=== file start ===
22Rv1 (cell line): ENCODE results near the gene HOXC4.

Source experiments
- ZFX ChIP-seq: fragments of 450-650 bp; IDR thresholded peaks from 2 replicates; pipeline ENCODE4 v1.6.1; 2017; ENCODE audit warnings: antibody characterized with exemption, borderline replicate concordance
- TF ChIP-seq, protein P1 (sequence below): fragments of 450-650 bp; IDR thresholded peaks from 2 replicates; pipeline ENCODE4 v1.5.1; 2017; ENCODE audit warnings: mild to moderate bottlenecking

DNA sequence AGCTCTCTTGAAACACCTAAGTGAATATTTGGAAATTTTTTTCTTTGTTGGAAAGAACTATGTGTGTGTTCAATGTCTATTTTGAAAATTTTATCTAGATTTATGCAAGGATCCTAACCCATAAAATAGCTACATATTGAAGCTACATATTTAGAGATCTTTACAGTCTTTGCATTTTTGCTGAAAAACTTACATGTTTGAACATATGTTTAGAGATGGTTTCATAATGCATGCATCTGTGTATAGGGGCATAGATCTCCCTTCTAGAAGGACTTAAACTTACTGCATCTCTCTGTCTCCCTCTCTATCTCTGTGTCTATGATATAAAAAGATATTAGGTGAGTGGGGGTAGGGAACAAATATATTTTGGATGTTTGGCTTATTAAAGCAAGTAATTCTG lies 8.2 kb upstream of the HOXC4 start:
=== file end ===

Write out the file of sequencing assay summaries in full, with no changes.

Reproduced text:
22Rv1 (cell line): ENCODE results near the gene HOXC4.

Source experiments
- ZFX ChIP-seq: fragments of 450-650 bp; IDR thresholded peaks from 2 replicates; pipeline ENCODE4 v1.6.1; 2017; ENCODE audit warnings: antibody characterized with exemption, borderline replicate concordance
- TF ChIP-seq, protein P1 (sequence below): fragments of 450-650 bp; IDR thresholded peaks from 2 replicates; pipeline ENCODE4 v1.5.1; 2017; ENCODE audit warnings: mild to moderate bottlenecking

DNA sequence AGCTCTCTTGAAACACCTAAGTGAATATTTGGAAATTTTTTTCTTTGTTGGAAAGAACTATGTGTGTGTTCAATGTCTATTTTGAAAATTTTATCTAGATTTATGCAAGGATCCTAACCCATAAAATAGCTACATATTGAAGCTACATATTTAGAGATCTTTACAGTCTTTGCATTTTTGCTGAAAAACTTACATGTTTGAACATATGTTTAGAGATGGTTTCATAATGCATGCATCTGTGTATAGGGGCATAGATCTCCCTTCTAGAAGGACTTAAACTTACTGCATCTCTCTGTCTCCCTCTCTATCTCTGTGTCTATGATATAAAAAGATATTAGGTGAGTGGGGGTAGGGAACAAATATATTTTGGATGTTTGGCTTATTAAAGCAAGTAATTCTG lies 8.2 kb upstream of the HOXC4 start: